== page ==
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So if we didn't have meta cognition we wouldn't say I have anger, rather, we would say I am anger.

Now, in the same way is finding meaning a cognitive or meta cognitive function? Naively, I would guess it's a meta cognitive function because I find meaning.

But after encountering answers to this question: How does the Buddhist pursue meaning? I'm questioning maybe it's possible that this is just a linguistic or cultural trick and meaning can be completely on the cognitive level itself? Or maybe my whole framing is inconsistent? How would one even settle such a debate?

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    Meta cognition is more related to self-awareness which is the mark of consciousness and intentionality, thus most common meanings without much self-reflections are cognitive functions possibly along with emotive and other sensori-motor functions... Aug 27, 2023 at 0:03
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    It is not an answer, but a mere element to take into account. One must distinguish between "meaning" as an affect - quite often in English we use this world to describe a feeling of "purpose" or "accomplishment" - and the "meaning" as the propriety of a sign to encode or convey information. In the first meaning of the word "meaning", I think it belongs to the sphere of what you call meta-cognitive (although I am not familiar with your terminology) ; in the second, I would say it arises both from standard cognitive activity and from reflexivity on it.
    – user21102
    Aug 27, 2023 at 8:00
  • @user21102 I agree and think this can be in the danger of being a linguistic game. In the sense (for example) I define freewill and say if humans have it or not. Now, some may counter argue that my definition of freewill is not meaningful and the then the debate will ensue. So my question perhaps should be framed as can I have a cognitive experience which I can meaningfully extend the idea of meaning to? Aug 27, 2023 at 11:03

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The kind of meaning we are talking about

I agree with @user21102's comment that before we even talk about the psychology of meaning, we need to be clear on what we are talking about: the 2 very different kinds of "meaning":

  1. What a sign communicates to you beyond its physical properties, such as the meaning of a word, gesture, work of art
  2. What we human beings generate as an interpretation of our life experience, our existence, our relationship with another person (friend, child, spouse, etc.), our relationship with a deity, etc.

In this answer we are talking about #2.

Cognition vs. Metacognition

Then we need to be clear what "metacognition" mean, esp. since you didn't provide a definition. For this answer, I'll use the American Psychological Association's definition: "awareness of one’s own cognitive processes, often involving a conscious attempt to control them."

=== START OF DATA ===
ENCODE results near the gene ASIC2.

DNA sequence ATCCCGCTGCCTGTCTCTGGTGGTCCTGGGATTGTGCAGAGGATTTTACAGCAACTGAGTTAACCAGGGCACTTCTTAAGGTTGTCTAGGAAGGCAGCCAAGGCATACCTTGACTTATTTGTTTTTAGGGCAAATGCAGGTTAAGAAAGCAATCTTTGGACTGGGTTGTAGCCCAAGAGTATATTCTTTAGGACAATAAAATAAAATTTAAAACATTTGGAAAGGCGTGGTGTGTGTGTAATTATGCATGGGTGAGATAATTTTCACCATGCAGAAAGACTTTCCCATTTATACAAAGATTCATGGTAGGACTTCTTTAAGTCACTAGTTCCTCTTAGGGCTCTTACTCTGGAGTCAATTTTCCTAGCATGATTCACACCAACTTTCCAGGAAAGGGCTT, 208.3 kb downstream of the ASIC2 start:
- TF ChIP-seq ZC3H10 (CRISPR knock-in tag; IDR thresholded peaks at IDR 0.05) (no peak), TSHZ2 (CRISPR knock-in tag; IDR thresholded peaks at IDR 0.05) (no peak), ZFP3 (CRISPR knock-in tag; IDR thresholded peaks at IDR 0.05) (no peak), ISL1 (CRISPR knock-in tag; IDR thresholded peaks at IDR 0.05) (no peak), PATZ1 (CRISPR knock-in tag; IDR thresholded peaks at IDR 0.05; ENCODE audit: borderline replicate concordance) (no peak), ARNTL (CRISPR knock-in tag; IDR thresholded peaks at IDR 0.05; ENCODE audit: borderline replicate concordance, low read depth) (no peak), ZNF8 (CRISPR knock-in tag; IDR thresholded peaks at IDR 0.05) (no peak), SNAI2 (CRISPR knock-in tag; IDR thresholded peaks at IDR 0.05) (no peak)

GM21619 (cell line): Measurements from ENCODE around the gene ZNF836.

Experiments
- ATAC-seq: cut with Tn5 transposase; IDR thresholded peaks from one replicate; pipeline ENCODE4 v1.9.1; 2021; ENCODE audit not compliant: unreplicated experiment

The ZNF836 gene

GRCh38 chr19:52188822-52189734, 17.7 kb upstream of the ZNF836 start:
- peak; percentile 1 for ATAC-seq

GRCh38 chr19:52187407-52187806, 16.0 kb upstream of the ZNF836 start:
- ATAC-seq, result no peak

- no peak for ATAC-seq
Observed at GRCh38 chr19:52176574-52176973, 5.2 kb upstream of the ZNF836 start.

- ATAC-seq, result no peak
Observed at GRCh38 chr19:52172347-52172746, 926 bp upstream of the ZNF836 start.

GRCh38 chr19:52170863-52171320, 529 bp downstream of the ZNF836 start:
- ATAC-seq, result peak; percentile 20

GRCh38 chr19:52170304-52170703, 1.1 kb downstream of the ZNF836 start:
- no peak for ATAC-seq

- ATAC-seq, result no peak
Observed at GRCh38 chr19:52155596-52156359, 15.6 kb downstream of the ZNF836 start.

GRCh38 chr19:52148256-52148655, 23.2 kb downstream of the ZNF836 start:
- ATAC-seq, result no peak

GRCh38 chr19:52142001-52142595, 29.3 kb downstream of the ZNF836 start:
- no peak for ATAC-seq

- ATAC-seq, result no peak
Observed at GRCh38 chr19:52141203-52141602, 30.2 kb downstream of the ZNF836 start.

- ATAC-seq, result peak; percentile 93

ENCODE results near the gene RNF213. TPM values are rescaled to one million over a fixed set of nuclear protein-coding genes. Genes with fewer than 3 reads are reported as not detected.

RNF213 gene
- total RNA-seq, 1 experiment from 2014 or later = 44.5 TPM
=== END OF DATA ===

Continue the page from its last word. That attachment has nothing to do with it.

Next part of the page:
The answer: cognitive level

I think I'm still representing your question properly by rephrasing it: "Is the generation of meaning (#2) happening on the cognitive or metacognitive level (APA definition)?"

I'm going to answer: cognitive level, reserving the metacognitive level as when we do second order introspection by historically reviewing the mental processes we used and how those work when we generated / discovered a meaning, for example by reviewing whether there is a religion involved, what emotions led to our generating the meaning, what parental ways of thinking we inherit unconsciously, what the culture says (especially advertising!) how we should assign meaning to certain experiences, etc.

I think it is safe to say, regardless of what philosophy / religion one holds, that human beings are meaning-generating animal. Physicist Michio Kaku, in his 5 minute answer to the questions posed by the interviewer in the PBS Closer to Truth Search for Meaning topic series, describes the propensity of humans to generate meaning as resulted from a "gene" which possibly resulted from an evolutionary benefit and how this can be "tested" in laboratory setting. Since it is part and parcel of being human, we can then safely say it's an integral cognitive function of our brain and/or our soul (for those who hold the view that there is an immaterial aspect of us).

So I think this is on the same level as our linguistic ability, our "language" gene so to speak. Once our psyche generates meaning, we then use our language function to express that meaning in words, which may still be a first-order activity (albeit a subsequent step to the generation itself) in contrast to the metacognition level, which is definitely a second-order activity reflecting on the past discovery of meaning. (By the way, this answer is on the metacognitive level).

Where does cultural influence come into the process? I would say it becomes an integral part of our brain/soul by means of the "input" we process with our senses AND the cognitive processes we used to "interpret" our sensory input (what other people say, what we read). The result is a change in the neural pathways of our brain (AND ALSO a change in the memories of our soul for those who believe the existence of an immaterial element). As people grow up, their meanings change, which is consistent with the above theory of how the same cognitive function produces a different & richer "output"; richer because of the accumulation of life experiences, some of which can be "life-changing" / traumatic such as the death of a child, the onset of cancer, the bankruptcy of one's business, the infidelity of a spouse, etc.

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